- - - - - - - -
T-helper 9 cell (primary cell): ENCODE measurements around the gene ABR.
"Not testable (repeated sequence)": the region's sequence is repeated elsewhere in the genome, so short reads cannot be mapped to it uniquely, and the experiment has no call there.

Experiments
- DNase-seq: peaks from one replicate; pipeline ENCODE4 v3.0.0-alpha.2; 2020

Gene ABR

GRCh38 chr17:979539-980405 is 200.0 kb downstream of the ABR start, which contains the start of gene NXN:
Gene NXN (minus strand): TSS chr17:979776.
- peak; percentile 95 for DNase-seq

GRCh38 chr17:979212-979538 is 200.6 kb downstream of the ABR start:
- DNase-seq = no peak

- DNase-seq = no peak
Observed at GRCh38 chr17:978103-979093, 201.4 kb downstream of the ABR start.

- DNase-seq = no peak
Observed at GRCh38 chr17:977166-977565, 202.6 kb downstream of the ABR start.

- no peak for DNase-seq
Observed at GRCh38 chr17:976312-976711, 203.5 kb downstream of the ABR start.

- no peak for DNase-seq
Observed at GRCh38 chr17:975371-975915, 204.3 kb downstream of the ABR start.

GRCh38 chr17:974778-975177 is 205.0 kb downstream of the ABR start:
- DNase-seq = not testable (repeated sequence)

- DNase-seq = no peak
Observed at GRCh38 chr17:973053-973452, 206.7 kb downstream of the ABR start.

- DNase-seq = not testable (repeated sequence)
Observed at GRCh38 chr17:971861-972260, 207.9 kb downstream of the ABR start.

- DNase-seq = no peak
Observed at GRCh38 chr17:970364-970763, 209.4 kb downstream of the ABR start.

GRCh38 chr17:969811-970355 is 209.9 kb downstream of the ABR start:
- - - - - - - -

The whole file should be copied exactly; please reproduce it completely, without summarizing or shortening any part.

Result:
T-helper 9 cell (primary cell): ENCODE measurements around the gene ABR.
"Not testable (repeated sequence)": the region's sequence is repeated elsewhere in the genome, so short reads cannot be mapped to it uniquely, and the experiment has no call there.

Experiments
- DNase-seq: peaks from one replicate; pipeline ENCODE4 v3.0.0-alpha.2; 2020

Gene ABR

GRCh38 chr17:979539-980405 is 200.0 kb downstream of the ABR start, which contains the start of gene NXN:
Gene NXN (minus strand): TSS chr17:979776.
- peak; percentile 95 for DNase-seq

GRCh38 chr17:979212-979538 is 200.6 kb downstream of the ABR start:
- DNase-seq = no peak

- DNase-seq = no peak
Observed at GRCh38 chr17:978103-979093, 201.4 kb downstream of the ABR start.

- DNase-seq = no peak
Observed at GRCh38 chr17:977166-977565, 202.6 kb downstream of the ABR start.

- no peak for DNase-seq
Observed at GRCh38 chr17:976312-976711, 203.5 kb downstream of the ABR start.

- no peak for DNase-seq
Observed at GRCh38 chr17:975371-975915, 204.3 kb downstream of the ABR start.

GRCh38 chr17:974778-975177 is 205.0 kb downstream of the ABR start:
- DNase-seq = not testable (repeated sequence)

- DNase-seq = no peak
Observed at GRCh38 chr17:973053-973452, 206.7 kb downstream of the ABR start.

- DNase-seq = not testable (repeated sequence)
Observed at GRCh38 chr17:971861-972260, 207.9 kb downstream of the ABR start.

- DNase-seq = no peak
Observed at GRCh38 chr17:970364-970763, 209.4 kb downstream of the ABR start.

GRCh38 chr17:969811-970355 is 209.9 kb downstream of the ABR start: